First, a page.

The other thing that sets it apart is that this is no PG-13 family-friendly movie about a kid and his parent changing bodies and getting into wacky hijinks; rather, this is a very R-rated comedy about two grown men changing bodies and getting into some jaw-droppingly dirty situations that involve lots of swearing and nudity, plus some pretty foul poop gags that get just as many laughs as cringes. This is not a movie for the whole family to enjoy -- this is the movie that Mommy and Daddy go to after they give the babysitter 30 bucks and start doing shooters at the bar next to the theater.

This is a seriously hard R, especially for a comedy, that walks a fine line between bad taste and flat-out repulsive -- which works in its favor because we've never seen it in a body-swap movie. After all, it's directed by the guy who did 'Wedding Crashers' and written by the guys who penned 'The Hangover.' That should give you an idea of what to expect.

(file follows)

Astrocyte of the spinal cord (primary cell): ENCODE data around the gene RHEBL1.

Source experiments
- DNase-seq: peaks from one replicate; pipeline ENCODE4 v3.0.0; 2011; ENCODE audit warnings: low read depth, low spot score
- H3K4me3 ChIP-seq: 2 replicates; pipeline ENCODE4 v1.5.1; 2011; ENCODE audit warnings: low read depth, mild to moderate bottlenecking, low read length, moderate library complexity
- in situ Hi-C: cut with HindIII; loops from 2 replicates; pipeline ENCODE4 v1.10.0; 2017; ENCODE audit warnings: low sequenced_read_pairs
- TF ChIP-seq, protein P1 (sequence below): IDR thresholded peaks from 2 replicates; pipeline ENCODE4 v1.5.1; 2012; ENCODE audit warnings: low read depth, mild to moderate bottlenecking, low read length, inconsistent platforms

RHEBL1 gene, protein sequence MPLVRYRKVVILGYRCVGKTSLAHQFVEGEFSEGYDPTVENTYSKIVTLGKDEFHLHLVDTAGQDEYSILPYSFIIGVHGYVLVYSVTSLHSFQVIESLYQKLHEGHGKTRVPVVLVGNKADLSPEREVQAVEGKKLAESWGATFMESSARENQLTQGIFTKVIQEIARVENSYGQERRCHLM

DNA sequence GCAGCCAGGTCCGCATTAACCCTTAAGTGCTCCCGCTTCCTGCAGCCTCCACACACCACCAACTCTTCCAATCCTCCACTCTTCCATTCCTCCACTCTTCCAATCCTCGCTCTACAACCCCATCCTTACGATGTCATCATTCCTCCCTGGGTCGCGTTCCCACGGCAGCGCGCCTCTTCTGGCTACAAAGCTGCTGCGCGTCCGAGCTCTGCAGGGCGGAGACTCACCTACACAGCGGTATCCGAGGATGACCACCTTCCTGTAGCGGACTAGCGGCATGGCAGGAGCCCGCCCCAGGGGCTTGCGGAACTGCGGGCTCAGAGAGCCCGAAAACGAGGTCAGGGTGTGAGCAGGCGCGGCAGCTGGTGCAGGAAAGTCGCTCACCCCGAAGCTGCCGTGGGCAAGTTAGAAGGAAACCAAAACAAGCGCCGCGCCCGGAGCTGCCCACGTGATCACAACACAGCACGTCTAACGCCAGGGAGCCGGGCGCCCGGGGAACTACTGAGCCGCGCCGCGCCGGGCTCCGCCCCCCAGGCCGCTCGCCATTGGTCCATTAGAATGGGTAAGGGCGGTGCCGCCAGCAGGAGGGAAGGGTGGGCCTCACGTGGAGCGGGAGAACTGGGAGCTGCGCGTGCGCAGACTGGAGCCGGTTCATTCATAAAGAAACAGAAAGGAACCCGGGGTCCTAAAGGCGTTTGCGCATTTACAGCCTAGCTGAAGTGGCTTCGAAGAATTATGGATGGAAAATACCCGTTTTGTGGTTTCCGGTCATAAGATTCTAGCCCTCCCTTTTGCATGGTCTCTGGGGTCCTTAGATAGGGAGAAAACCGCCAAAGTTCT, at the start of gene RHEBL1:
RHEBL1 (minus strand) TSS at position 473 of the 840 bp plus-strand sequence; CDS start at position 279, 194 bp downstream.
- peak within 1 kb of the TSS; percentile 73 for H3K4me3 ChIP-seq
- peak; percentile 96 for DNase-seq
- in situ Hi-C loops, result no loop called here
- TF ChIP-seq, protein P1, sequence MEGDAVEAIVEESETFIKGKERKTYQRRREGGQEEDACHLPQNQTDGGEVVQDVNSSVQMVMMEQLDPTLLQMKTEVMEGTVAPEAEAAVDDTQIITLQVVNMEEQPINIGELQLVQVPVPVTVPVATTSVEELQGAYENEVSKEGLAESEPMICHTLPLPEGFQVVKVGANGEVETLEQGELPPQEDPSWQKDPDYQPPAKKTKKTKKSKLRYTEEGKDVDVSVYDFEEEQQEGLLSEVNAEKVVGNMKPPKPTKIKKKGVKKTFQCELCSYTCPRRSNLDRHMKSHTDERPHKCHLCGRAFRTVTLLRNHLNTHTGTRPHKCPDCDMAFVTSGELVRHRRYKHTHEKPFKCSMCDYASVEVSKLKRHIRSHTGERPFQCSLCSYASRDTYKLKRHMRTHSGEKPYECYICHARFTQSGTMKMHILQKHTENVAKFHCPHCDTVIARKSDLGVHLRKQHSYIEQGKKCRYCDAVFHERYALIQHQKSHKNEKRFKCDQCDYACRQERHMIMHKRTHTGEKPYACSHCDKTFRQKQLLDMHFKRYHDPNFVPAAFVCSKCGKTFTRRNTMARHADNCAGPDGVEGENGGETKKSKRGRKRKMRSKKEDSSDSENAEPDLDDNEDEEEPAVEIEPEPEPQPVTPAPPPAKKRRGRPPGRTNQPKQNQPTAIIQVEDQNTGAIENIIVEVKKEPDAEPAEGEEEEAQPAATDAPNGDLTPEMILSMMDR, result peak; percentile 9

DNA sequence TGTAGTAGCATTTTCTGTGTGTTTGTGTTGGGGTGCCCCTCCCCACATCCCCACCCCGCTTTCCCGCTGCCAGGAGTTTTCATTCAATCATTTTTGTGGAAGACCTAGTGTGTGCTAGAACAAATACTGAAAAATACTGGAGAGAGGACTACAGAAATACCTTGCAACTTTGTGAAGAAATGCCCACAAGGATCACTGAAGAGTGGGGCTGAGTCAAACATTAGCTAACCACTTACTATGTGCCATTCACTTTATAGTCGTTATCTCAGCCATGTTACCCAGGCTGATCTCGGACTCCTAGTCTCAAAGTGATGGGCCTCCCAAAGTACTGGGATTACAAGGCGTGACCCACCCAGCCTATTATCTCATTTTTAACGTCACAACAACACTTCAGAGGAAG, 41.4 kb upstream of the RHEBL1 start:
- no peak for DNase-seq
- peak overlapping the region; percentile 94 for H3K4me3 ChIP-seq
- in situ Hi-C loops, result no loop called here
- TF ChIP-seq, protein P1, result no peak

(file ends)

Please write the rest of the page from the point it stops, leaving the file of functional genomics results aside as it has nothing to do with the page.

The character development here feels genuine and the movie ends up being pretty heartfelt, which balances out all the gag-reflex-inducing stuff. We do care about these two guys, their friendship and their families, elevating this from just another gross-out comedy.


How Are Bateman and Reynolds?
If you've seen 'Arrested Development,' then you'll understand why we're such big fans of Jason Bateman. He's a seriously funny guy, as likable as they come, but he's also been playing the straight-laced, likable, funny guy for a long time now and we've been waiting to see him branch out a bit. So when the movie starts out and he's in his own body as Dave, he's typical Bateman good, but he's somewhat overshadowed by the crazy things coming out of Ryan Reynolds' mouth. But then the switch happens, Bateman starts channeling his inner Van Wilder, and for the rest of the movie he absolutely steals the show.